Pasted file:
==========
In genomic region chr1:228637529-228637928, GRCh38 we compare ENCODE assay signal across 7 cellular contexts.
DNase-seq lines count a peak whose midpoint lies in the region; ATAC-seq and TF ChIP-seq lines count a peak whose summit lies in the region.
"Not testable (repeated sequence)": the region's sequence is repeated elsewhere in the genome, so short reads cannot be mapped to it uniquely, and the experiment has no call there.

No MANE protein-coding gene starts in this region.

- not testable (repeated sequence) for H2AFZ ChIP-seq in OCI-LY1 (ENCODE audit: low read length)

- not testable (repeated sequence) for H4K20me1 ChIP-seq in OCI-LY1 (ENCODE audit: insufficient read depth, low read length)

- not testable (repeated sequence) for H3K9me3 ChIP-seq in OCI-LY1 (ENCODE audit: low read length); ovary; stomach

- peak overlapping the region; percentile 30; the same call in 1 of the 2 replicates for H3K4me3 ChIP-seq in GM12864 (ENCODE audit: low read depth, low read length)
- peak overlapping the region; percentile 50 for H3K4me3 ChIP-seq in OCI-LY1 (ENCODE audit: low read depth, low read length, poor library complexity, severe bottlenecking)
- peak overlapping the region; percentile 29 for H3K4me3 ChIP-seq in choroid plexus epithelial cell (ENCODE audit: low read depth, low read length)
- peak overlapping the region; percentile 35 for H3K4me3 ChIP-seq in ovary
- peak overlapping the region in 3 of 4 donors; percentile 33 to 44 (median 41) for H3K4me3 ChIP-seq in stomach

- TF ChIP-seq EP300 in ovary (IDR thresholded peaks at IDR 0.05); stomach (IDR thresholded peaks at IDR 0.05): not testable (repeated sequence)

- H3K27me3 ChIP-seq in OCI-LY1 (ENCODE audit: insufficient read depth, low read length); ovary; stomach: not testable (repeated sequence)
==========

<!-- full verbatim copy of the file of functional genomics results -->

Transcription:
In genomic region chr1:228637529-228637928, GRCh38 we compare ENCODE assay signal across 7 cellular contexts.
DNase-seq lines count a peak whose midpoint lies in the region; ATAC-seq and TF ChIP-seq lines count a peak whose summit lies in the region.
"Not testable (repeated sequence)": the region's sequence is repeated elsewhere in the genome, so short reads cannot be mapped to it uniquely, and the experiment has no call there.

No MANE protein-coding gene starts in this region.

- not testable (repeated sequence) for H2AFZ ChIP-seq in OCI-LY1 (ENCODE audit: low read length)

- not testable (repeated sequence) for H4K20me1 ChIP-seq in OCI-LY1 (ENCODE audit: insufficient read depth, low read length)

- not testable (repeated sequence) for H3K9me3 ChIP-seq in OCI-LY1 (ENCODE audit: low read length); ovary; stomach

- peak overlapping the region; percentile 30; the same call in 1 of the 2 replicates for H3K4me3 ChIP-seq in GM12864 (ENCODE audit: low read depth, low read length)
- peak overlapping the region; percentile 50 for H3K4me3 ChIP-seq in OCI-LY1 (ENCODE audit: low read depth, low read length, poor library complexity, severe bottlenecking)
- peak overlapping the region; percentile 29 for H3K4me3 ChIP-seq in choroid plexus epithelial cell (ENCODE audit: low read depth, low read length)
- peak overlapping the region; percentile 35 for H3K4me3 ChIP-seq in ovary
- peak overlapping the region in 3 of 4 donors; percentile 33 to 44 (median 41) for H3K4me3 ChIP-seq in stomach

- TF ChIP-seq EP300 in ovary (IDR thresholded peaks at IDR 0.05); stomach (IDR thresholded peaks at IDR 0.05): not testable (repeated sequence)

- H3K27me3 ChIP-seq in OCI-LY1 (ENCODE audit: insufficient read depth, low read length); ovary; stomach: not testable (repeated sequence)